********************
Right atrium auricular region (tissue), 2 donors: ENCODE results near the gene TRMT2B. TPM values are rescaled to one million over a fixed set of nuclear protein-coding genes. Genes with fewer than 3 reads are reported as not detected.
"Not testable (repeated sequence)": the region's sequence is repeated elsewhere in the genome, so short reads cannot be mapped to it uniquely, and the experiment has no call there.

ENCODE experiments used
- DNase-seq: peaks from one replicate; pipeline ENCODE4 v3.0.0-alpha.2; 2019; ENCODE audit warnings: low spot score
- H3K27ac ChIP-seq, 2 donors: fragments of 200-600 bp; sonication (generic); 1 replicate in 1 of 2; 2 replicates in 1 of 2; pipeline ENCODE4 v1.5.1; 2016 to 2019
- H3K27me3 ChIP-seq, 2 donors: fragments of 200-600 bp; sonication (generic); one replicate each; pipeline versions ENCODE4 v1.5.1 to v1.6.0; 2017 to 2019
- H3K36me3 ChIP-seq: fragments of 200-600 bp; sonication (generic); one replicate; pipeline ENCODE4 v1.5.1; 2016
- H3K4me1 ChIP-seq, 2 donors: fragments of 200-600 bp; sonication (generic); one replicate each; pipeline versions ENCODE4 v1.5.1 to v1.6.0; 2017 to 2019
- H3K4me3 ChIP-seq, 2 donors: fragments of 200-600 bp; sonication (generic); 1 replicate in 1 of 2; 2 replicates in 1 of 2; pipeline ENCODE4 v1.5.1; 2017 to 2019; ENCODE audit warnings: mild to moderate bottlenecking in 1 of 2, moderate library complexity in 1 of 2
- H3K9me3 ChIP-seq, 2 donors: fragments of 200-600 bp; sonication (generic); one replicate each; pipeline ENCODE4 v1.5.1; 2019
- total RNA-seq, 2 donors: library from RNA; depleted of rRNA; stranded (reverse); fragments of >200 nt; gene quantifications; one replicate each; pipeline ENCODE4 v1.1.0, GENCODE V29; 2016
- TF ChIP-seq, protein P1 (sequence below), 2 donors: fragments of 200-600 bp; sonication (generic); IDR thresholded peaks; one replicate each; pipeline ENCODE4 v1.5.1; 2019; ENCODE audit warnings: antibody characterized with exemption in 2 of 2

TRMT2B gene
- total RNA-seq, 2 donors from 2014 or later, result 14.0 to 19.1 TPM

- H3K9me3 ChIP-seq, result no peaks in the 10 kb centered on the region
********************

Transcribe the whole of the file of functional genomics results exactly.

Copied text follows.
Right atrium auricular region (tissue), 2 donors: ENCODE results near the gene TRMT2B. TPM values are rescaled to one million over a fixed set of nuclear protein-coding genes. Genes with fewer than 3 reads are reported as not detected.
"Not testable (repeated sequence)": the region's sequence is repeated elsewhere in the genome, so short reads cannot be mapped to it uniquely, and the experiment has no call there.

ENCODE experiments used
- DNase-seq: peaks from one replicate; pipeline ENCODE4 v3.0.0-alpha.2; 2019; ENCODE audit warnings: low spot score
- H3K27ac ChIP-seq, 2 donors: fragments of 200-600 bp; sonication (generic); 1 replicate in 1 of 2; 2 replicates in 1 of 2; pipeline ENCODE4 v1.5.1; 2016 to 2019
- H3K27me3 ChIP-seq, 2 donors: fragments of 200-600 bp; sonication (generic); one replicate each; pipeline versions ENCODE4 v1.5.1 to v1.6.0; 2017 to 2019
- H3K36me3 ChIP-seq: fragments of 200-600 bp; sonication (generic); one replicate; pipeline ENCODE4 v1.5.1; 2016
- H3K4me1 ChIP-seq, 2 donors: fragments of 200-600 bp; sonication (generic); one replicate each; pipeline versions ENCODE4 v1.5.1 to v1.6.0; 2017 to 2019
- H3K4me3 ChIP-seq, 2 donors: fragments of 200-600 bp; sonication (generic); 1 replicate in 1 of 2; 2 replicates in 1 of 2; pipeline ENCODE4 v1.5.1; 2017 to 2019; ENCODE audit warnings: mild to moderate bottlenecking in 1 of 2, moderate library complexity in 1 of 2
- H3K9me3 ChIP-seq, 2 donors: fragments of 200-600 bp; sonication (generic); one replicate each; pipeline ENCODE4 v1.5.1; 2019
- total RNA-seq, 2 donors: library from RNA; depleted of rRNA; stranded (reverse); fragments of >200 nt; gene quantifications; one replicate each; pipeline ENCODE4 v1.1.0, GENCODE V29; 2016
- TF ChIP-seq, protein P1 (sequence below), 2 donors: fragments of 200-600 bp; sonication (generic); IDR thresholded peaks; one replicate each; pipeline ENCODE4 v1.5.1; 2019; ENCODE audit warnings: antibody characterized with exemption in 2 of 2

TRMT2B gene
- total RNA-seq, 2 donors from 2014 or later, result 14.0 to 19.1 TPM

- H3K9me3 ChIP-seq, result no peaks in the 10 kb centered on the region